Environment Secretary George Eustice said the scallop vessel Cornelis Gert Jan 'has now been released' after being accused of fishing without a licence and detained at Le Havre.
The apparent move came as Mr Macron said he would return to the negotiating table with Britain rather than follow through on his extraordinary sabre-rattling.
He has shelved threats to block British trawlers from landing their catches in French ports, reduce electricity to Jersey and tighten customs checks until at least Thursday.
But despite the lull in hostilities, French fishing chiefs have warned trawlermen to stay away from British waters in case the spat blows up again.
Mr Eustice told Sky News this morning: 'We welcome the fact France has stepped back from the threats it was making last Wednesday.
'We've always said we want to de-escalate this and always said we have an ever-open door to discuss any further evidence France or the EU might have on any additional vessels they'd like to have licensed.
'France has clearly taken a decision not to implement some of the decisions they threatened last Wednesday, we very much welcome that but I think there's going to be a very important meeting on Thursday between Lord frost and his opposite number, not just on fisheries but a wider range of issues as well.'
At the Cop26 summit yesterday, Boris Johnson and Mr Macron shared a frosty greeting on stage in front of other world leaders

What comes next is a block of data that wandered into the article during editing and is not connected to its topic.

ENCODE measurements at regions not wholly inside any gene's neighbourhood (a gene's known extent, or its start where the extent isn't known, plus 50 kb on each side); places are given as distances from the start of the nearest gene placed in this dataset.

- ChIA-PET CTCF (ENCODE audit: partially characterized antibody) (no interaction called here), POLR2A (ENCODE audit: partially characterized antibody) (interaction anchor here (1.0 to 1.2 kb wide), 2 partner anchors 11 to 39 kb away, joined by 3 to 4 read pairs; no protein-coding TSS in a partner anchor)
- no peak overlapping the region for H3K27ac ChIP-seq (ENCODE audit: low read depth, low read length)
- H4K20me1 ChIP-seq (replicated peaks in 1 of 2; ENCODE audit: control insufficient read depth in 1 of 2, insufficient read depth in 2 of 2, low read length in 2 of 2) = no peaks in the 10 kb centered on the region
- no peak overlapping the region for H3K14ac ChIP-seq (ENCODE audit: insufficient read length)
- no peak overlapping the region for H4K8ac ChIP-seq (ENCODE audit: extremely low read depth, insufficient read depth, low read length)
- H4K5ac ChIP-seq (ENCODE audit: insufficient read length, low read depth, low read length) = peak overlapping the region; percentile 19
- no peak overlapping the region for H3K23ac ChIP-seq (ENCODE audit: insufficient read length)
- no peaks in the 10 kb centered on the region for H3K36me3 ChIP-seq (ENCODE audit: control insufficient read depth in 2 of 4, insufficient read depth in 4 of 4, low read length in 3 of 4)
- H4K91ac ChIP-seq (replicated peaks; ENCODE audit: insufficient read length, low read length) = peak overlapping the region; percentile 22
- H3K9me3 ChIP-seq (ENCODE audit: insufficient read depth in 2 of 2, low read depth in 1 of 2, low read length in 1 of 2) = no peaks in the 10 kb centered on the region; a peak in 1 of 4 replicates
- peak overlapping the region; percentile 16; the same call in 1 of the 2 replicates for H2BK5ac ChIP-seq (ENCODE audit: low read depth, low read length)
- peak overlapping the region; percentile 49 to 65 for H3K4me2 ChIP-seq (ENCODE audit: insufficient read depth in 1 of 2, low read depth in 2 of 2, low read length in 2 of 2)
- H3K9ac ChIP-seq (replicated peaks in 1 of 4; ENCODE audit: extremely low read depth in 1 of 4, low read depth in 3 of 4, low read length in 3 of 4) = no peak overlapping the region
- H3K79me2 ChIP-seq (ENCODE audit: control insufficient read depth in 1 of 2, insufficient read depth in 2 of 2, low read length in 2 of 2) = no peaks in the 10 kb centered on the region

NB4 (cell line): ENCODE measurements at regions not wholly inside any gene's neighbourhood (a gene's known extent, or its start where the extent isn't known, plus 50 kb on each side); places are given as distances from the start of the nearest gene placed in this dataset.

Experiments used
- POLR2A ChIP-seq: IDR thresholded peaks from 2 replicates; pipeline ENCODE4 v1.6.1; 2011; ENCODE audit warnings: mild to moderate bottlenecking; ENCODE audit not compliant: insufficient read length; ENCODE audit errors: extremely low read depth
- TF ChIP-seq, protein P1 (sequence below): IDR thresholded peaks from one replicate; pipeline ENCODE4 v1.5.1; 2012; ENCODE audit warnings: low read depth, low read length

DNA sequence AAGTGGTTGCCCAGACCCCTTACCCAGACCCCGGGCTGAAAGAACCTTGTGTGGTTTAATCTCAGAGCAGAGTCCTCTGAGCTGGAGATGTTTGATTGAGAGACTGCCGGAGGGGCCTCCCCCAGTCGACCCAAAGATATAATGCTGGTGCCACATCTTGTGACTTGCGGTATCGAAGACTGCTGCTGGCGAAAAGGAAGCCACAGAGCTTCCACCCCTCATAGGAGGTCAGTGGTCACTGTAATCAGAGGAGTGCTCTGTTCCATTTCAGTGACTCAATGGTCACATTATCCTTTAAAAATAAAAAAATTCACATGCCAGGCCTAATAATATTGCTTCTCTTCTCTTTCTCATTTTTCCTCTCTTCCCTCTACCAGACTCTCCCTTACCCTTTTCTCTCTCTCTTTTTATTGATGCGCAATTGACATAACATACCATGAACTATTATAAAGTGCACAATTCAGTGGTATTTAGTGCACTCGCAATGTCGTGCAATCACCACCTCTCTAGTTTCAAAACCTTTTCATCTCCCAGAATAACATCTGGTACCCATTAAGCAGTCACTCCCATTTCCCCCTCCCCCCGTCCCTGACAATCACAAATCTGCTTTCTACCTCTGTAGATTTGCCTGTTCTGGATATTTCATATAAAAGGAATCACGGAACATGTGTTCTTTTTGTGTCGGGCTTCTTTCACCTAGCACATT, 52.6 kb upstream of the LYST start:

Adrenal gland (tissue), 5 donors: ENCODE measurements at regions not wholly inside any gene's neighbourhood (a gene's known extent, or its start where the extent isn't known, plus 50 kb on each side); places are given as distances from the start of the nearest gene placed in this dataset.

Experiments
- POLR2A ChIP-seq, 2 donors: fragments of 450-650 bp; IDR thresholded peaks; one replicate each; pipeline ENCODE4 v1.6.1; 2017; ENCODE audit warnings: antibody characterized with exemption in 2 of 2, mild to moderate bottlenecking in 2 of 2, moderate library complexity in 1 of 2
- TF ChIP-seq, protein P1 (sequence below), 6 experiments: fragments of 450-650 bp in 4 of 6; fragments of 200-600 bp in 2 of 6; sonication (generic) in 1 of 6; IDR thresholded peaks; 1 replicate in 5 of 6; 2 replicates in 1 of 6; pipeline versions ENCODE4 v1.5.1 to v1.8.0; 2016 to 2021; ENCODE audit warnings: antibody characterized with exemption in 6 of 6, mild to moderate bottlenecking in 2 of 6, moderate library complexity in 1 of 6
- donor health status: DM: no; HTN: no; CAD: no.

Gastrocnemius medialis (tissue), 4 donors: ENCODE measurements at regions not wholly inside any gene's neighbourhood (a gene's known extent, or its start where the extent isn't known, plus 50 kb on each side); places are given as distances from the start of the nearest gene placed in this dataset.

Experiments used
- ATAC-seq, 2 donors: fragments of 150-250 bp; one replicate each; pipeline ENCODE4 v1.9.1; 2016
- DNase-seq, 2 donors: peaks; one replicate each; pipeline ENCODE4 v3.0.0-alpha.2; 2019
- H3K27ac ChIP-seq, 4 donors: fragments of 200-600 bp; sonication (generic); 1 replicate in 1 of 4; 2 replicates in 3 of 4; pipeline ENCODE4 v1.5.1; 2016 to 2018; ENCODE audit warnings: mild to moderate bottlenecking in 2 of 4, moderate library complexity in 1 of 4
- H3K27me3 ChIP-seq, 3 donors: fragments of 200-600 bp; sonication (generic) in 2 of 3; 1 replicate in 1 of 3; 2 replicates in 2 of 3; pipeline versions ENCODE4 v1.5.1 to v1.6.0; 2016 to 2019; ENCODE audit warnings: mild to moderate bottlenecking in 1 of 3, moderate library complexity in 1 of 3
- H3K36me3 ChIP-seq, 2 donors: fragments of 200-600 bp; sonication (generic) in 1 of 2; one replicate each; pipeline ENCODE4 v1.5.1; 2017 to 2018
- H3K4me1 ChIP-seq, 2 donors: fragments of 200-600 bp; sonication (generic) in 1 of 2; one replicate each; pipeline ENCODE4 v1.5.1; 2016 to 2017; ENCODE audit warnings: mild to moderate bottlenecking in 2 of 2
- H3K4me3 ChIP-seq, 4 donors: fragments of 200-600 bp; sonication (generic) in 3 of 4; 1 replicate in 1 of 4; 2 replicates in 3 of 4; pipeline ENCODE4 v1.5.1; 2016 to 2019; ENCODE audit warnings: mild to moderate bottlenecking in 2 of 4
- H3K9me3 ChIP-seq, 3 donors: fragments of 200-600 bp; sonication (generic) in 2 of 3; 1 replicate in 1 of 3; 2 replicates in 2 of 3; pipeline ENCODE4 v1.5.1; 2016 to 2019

Environment Secretary George Eustice said the scallop vessel Cornelis (pictured) 'has now been released' after being accused of fishing without a licence and detained at Le Havre
On the situation with the Cornelis, Mr Eustice said: 'I understand that vessel has now been released and I think there's going to need to be some further discussions, clearly there was an administrative error at some point.
'We haven't quite got to the bottom of that but that vessel I understand has been released.'
On the surface the UK had refused to budge in the dispute over fishing rights, with Foreign Secretary Liz Truss adamant Britain would 'not roll over'.
However, there have been gradually more being granted, with UK authorities insisting more evidence has been supplied that they used waters before Brexit.